Read James 1:2-4 (read in Bible)

Consider it a great joy, my brothers and sisters, whenever you experience various trials, because you know that the testing of your faith produces endurance. And let endurance have its full effect, so that you may be mature and complete, lacking nothing.”

So, church, we consider it joy to experience trials, because, trials, lead to endurance, which leads to maturity.

Check out this illustration that you have in your handout; it’s also on the screen.

 

Trials              Endurance               Maturity. [on screen]

Bringing it Home:

So, church, let’s bring it home.  Let’s talk about us.

Why do we count trials as joy?  Because it makes us more complete; it makes us more like Jesus!

In order to receive the benefits of maturing through our trials, we must first acknowledge that God has put them there, or allowed them to be there, for our benefit.  If we miss that, we miss the opportunity to grow.

You see, the devil wants to use trials to discourage us, to weaken us, to turn us against one another; but God wants to use them to strengthen us, to complete us, and to make us the church of Jesus, pure and undefiled!

Don’t get lost in the circumstances of what you’re going through.  Don’t be deceived by Satan.  Look for what God may be doing in your life.  Sometimes you won’t know what God is doing, but trust Him!  Trust Him!

We’re not talking about happiness folks, we’re talking about joy!

Happiness is based on our circumstances; joy is based on our salvation!

Happiness is temporary; joy is eternal!

Happiness can be taken from us; joy is secured by the Creator of the Universe!

It’s here that I want to read this quote from John Calvin.  I agree with some of the things Calvin teaches and disagree with other things that he teaches, but I definitely agree with this statement.  Listen carefully:

“It is, indeed, certain, that all the senses of our nature are so formed, that every trial produces in us grief and sorrow; and no one of us can so far divest himself of his nature as not to grieve and be sorrowful whenever he feels any evil.  But this does not prevent the children of God to rise, by the guidance of the Spirit, above the sorrow of the flesh.  Hence it is, that in the midst of trouble they cease not to rejoice.”

Well said, Mr. Calvin.  The Spirit causes us to rise above our circumstances and rejoice!  The Holy Spirit leads us to become complete.

Some of us may never grow up as believers if we don’t experience trials, or if we don’t seek to rise above them.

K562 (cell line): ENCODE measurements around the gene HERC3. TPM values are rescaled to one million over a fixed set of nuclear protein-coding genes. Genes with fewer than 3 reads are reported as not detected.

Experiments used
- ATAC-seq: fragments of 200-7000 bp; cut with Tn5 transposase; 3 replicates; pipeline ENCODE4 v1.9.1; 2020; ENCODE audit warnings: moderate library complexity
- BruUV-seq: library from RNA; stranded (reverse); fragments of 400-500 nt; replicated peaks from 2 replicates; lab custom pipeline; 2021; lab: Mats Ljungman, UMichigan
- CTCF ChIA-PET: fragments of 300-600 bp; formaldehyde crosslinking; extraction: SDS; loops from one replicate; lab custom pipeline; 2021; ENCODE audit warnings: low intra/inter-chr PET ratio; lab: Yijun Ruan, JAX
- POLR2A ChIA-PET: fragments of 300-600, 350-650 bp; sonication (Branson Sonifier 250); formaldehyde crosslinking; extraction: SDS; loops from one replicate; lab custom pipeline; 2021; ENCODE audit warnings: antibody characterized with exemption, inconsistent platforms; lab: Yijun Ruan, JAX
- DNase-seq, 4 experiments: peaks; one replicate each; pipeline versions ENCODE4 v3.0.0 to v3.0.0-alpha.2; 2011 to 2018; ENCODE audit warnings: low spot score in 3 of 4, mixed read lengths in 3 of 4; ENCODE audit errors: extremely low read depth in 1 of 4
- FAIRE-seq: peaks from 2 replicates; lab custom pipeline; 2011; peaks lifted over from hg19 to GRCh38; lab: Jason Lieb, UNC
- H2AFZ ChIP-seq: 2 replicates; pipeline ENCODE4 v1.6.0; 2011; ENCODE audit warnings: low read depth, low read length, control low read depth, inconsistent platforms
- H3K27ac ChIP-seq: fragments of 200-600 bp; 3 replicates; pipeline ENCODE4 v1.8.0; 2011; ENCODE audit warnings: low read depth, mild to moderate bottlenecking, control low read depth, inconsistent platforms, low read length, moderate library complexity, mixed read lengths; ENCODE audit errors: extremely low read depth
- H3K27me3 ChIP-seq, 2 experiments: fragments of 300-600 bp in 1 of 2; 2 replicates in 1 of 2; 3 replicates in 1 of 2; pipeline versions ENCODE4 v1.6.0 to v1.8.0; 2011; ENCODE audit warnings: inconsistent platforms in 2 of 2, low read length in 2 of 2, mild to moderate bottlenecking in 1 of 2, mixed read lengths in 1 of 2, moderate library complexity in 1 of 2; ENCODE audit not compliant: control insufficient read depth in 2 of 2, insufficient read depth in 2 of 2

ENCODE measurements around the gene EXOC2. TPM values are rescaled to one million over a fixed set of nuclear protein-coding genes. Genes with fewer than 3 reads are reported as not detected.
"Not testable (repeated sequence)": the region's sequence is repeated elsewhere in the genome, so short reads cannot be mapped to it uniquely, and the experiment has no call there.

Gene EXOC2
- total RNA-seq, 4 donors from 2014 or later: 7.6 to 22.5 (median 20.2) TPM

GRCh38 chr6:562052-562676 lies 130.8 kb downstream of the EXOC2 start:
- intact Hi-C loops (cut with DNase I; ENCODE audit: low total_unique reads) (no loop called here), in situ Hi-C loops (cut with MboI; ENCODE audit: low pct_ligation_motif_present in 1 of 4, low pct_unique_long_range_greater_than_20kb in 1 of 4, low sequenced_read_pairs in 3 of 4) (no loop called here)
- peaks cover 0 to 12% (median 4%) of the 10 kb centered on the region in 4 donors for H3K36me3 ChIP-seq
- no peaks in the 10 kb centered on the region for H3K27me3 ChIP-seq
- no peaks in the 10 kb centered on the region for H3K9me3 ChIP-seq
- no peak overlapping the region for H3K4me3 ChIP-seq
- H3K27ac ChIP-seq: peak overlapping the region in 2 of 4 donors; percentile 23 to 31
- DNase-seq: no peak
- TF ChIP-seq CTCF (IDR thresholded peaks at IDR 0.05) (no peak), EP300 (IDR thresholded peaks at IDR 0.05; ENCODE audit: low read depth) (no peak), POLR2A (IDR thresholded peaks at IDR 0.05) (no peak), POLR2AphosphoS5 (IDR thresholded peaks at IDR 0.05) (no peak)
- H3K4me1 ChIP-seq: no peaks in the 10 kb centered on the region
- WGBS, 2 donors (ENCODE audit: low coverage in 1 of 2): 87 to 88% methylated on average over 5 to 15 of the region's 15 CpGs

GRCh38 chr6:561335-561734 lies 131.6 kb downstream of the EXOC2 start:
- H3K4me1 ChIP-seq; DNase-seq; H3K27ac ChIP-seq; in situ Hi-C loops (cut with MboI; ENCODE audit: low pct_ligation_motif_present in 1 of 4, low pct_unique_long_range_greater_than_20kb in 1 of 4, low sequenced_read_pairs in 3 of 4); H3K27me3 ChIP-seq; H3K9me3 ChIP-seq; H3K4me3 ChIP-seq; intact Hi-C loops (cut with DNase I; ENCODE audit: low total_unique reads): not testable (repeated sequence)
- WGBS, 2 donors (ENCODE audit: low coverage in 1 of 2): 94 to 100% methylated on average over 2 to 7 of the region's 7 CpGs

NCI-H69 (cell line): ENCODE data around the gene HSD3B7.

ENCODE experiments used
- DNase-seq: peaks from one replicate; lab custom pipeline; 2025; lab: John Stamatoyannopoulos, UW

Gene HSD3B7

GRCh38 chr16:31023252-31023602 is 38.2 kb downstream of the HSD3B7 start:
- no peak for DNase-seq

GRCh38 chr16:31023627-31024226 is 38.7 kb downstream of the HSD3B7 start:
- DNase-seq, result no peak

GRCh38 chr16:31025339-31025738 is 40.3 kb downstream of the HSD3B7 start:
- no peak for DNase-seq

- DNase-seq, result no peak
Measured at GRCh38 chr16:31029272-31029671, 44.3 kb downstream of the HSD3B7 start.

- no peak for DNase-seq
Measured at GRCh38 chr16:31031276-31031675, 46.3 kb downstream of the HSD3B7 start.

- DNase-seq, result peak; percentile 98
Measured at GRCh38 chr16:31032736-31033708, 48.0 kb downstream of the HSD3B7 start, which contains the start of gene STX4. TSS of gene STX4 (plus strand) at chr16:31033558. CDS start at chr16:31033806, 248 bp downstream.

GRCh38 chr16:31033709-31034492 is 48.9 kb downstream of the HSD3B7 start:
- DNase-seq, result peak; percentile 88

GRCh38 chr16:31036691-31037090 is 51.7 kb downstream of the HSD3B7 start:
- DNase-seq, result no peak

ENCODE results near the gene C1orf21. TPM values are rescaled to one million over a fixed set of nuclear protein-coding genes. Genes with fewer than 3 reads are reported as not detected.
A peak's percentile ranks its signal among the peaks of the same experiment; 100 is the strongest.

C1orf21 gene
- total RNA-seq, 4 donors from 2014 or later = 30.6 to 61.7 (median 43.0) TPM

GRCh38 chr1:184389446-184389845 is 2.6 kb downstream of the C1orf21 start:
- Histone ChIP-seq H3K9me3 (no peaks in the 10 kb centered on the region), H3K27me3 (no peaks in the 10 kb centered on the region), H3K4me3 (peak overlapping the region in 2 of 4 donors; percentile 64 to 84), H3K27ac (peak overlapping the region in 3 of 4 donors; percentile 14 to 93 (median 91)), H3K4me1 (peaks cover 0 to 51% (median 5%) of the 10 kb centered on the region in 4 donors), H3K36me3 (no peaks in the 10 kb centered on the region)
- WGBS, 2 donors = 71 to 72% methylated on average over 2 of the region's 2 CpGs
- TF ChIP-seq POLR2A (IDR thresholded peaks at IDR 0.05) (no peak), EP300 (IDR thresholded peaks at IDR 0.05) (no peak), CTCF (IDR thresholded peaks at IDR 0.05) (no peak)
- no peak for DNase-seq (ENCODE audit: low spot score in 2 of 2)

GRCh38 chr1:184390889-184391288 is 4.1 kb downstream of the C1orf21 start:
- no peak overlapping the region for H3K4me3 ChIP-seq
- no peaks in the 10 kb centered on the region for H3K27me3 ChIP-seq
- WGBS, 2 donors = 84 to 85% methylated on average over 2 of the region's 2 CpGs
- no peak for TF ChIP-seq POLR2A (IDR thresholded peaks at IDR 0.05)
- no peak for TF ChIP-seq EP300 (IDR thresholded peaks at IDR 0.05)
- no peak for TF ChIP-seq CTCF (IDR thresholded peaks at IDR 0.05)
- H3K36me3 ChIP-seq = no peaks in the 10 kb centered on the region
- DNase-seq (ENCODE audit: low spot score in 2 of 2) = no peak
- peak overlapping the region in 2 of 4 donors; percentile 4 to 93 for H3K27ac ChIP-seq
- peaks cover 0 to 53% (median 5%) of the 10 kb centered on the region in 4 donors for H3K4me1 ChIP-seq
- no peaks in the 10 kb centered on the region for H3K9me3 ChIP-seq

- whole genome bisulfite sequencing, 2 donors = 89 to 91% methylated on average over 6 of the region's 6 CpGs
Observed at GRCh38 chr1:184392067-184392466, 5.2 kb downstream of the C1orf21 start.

God has a plan; He is in control.  Trust Him and turn to Him in the midst of your trials.

I will plan on sharing with you a bottom line each week to try and summarize the sermon in one short statement.

Here’s the one for this week:

Bottom Line: God is going to do something great in me: through trials, to endurance, to maturity. [on screen]

You see, that almost rhymes 😀

(repeat bottom line)

Here’s the weekly challenge for each of us this week:

Weekly Challenge: [on screen]

  1. Reflect deeply on how God has used trials in your life.  [on screen]

Journal about it; share with your family

  1. Make a commitment this week not to grumble about your trials. [on screen]

Pray a prayer of commitment; write a note to yourself to not grumble

  1. Ask God to make you a mature Christian. [on screen]

Don’t you want that?  We know that God wants it for us!

Closing:

Our trials lead to endurance, which leads to maturity.  But you know what, we will never be fully perfect on this earth.

We are on a journey each day to become sanctified, to be made Holy; each day becoming more and more like Jesus.

Christian, embrace that!  Embrace what God wants to do in your life!

Some of you are not on that journey.  Some of you have not yet trusted Jesus as your Savior!

The first step in your maturity as the person God created you to be is to trust in Jesus!

(Gospel Presentation)

Use the Story: Creation, Fall, Redemption, Restoration

In just a minute we’re going to sing a song and have an invitation to respond to Jesus!  If you would like to receive Christ, be baptized, or make this church your home, please come forward this morning.

(Prayer)

Invitation Song: Pass Me Not O Gentle Savior

Benediction:

Join us tonight for evening worship at 5:30 PM.

Sing Doxology (a cappella)

God bless you all.  I’ll see you tonight!